Air pollution costs each resident of the Romanian capital Bucharest more than 3,000 euros per year, according to a new study carried out for the European Public Health Alliance (EPHA). The amount is highest in the European Union. Three other cities in emerging Europe: Warsaw in Poland, Bratislava in Slovakia, and Sofia in Bulgaria also feature in the top 10 cities where per capita damage is highest.
At the other end of the scale, three cities in Estonia (Tallinn, Tartu and Narva) are amongst those where pollution causes the least per capita economic damage.
The EPHA study quantifies the monetary value of premature death, medical treatment, lost working days and other health costs caused by the three air pollutants causing the most illness and death: particulate matter, ozone and nitrogen dioxide.
Air pollution is the number one cause of premature deaths from environmental factors in Europe, according to the EEA. The problem is greatest in cities, where two thirds of Europeans live. Two thirds of cities break clean air standards set by the World Health Organisation. Particulate matter, ozone and nitrogen dioxide cause about 400,000 early deaths annually.
“Our study reveals the magnitude of the damage toxic air is causing to people’s health and the huge health inequalities that exist between and within countries in Europe,” says EPHA Acting Secretary General Sascha Marschang. “To a large extent, the situation can be influenced by transport policies and cities can reduce costs by switching to zero-emission urban mobility. Governments and the European Union should bear these costs in mind for transport policy in order to support, not to hinder, a healthy recovery from the Covid-19 pandemic.”
The study examined 432 cities in all EU countries plus the UK, Norway and Switzerland. Added together, air pollution costs for city residents amount to 166 billion euros per year, or 385 million euros per city on average.
When grouped by city rather than per capita cost, those living in big, expensive cities tend to face the highest pollution costs due to population density, higher earnings and expenses. But cities in Central and Eastern Europe buck this trend and feature high in the impact table despite lower income levels as particularly bad air pollution takes its toll. Hence the average Bucharest resident faces the highest costs, at 3,004 euros, while those in unpolluted Santa Cruz de Tenerife in Spain face the least, at 382 euros.
Particulate matter causes the vast majority of costs, 82.5 per cent on average, followed by nitrogen oxide (15 per cent, mainly from traffic) and ozone (2.5 per cent, from combustion). These proportions vary considerably between cities. The CEE region has the highest rate of air pollution deaths while Southern Europe has the highest rate of chronic illnesses.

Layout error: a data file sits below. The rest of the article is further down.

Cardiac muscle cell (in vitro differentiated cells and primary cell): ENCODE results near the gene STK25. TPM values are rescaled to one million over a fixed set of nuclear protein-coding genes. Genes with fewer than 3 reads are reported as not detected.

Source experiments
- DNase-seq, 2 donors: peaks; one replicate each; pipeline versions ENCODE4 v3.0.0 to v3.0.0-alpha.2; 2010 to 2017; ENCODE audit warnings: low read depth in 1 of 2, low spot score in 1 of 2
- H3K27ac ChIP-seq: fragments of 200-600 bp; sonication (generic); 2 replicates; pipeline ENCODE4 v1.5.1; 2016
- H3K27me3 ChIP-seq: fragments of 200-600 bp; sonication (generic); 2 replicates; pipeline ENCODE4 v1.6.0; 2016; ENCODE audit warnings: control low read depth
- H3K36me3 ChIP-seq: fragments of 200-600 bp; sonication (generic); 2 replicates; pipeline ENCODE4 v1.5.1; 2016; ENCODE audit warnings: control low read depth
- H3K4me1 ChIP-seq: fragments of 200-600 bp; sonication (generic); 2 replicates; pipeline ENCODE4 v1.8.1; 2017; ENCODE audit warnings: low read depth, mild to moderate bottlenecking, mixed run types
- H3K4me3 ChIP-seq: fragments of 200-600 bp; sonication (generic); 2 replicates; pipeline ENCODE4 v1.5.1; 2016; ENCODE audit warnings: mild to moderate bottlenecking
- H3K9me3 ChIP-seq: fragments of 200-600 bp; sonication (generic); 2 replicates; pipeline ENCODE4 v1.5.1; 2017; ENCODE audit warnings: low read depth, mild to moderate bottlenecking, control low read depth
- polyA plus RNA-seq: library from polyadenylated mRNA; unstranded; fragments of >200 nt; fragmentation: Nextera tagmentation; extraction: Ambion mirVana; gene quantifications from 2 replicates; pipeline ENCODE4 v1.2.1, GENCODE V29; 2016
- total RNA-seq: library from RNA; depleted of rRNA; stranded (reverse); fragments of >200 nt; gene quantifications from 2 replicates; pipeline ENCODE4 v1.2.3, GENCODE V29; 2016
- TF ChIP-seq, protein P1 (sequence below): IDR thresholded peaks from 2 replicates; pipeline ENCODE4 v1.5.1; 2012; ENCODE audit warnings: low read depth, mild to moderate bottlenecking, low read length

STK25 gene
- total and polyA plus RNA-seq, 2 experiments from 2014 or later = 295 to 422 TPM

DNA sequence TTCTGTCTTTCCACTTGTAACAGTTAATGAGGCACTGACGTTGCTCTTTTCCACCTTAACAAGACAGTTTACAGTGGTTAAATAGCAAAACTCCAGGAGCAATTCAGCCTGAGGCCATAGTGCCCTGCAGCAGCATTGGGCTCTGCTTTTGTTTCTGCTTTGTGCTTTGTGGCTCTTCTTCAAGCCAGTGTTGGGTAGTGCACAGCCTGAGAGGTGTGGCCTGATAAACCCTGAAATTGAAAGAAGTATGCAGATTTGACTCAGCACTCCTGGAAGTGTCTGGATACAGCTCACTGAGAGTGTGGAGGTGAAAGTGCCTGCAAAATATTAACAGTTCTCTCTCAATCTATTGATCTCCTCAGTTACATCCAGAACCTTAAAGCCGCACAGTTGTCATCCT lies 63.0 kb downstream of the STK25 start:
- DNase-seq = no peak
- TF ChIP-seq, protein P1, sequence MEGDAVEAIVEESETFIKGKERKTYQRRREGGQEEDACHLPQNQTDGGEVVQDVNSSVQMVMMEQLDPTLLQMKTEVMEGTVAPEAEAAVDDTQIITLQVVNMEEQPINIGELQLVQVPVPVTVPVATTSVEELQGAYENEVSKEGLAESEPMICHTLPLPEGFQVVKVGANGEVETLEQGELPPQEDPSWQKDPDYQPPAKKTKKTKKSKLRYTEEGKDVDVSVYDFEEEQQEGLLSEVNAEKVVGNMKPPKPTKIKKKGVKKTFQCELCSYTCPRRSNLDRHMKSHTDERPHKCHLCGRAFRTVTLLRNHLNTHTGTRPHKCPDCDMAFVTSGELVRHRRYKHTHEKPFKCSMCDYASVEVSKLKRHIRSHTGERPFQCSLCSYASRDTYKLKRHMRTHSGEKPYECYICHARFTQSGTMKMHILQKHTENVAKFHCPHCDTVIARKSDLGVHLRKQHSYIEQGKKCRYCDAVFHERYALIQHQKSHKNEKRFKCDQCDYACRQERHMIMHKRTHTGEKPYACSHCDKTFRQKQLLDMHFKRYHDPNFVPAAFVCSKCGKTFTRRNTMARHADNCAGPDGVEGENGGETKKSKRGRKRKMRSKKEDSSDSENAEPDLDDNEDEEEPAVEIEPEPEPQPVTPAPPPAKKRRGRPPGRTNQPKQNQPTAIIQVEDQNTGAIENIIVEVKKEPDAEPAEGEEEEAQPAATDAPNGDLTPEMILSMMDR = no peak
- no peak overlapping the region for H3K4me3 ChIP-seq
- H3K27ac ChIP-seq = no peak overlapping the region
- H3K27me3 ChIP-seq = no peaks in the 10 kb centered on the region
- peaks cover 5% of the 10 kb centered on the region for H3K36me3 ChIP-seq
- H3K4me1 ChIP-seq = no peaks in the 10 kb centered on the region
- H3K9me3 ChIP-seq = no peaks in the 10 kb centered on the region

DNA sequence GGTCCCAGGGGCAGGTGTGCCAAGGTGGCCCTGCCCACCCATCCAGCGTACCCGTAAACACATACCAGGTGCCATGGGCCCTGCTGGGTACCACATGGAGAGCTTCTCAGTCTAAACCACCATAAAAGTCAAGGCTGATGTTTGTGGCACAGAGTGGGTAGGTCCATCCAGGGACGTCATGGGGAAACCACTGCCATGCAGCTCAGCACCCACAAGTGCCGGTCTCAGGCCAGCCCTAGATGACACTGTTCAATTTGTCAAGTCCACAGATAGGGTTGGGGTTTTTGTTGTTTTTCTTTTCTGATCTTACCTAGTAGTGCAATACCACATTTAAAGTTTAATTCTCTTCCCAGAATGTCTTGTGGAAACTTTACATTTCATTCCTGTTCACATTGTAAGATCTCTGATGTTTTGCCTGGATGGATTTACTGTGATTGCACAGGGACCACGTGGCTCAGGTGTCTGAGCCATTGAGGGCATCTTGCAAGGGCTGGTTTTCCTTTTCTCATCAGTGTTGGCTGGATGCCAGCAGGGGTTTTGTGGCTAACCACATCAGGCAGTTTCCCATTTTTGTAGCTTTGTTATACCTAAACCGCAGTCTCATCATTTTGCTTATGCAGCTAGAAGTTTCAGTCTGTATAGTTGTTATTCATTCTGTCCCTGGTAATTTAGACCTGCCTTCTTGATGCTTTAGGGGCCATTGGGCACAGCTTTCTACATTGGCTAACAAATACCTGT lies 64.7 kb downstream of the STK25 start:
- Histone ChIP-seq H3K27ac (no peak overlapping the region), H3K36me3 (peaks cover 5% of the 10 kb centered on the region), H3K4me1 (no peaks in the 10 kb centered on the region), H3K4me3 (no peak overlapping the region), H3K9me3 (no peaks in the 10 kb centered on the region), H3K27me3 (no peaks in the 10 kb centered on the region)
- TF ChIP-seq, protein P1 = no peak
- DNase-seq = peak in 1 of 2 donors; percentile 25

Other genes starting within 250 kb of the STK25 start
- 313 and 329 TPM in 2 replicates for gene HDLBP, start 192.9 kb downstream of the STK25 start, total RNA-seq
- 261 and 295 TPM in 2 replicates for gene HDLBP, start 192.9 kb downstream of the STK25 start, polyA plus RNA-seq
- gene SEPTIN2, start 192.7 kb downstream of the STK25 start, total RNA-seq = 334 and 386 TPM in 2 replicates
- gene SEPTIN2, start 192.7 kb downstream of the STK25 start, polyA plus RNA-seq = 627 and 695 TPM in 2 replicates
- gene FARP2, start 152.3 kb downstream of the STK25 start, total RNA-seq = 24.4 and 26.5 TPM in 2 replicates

Transport is a major source of urban air pollution, costing 67- 80 billion euros in the EU28 in 2016, according to a previous EPHA report. This study shows that even small changes to transport habits and city policies can make a substantial difference to such costs. A one per cent increase in the average journey time to work increases the costs of particulate matter emissions by 0.29 per cent and those of nitrogen dioxide emissions by 0.54 per cent, the study finds. A one per cent increase in the number of cars in a city increases overall costs by almost 0.5 per cent.
The study, conducted by CE Delft, an independent research and consultancy organisation specialised in developing innovative solutions to environmental problems, is the biggest of its kind, in terms of number of cities and pollutants studied. Researchers took the latest complete data from Eurostat and official monitoring stations, from 2018, to calculate the harms caused and the costs related to resulting illnesses. Researchers excluded indoor air pollution, a significant cause of illness.
The EPHA is now calling for government policies to reduce oil-based transport with more sustainable, active and zero-emission alternatives, particularly walking, cycling and clean vehicles, based on e-mobility.
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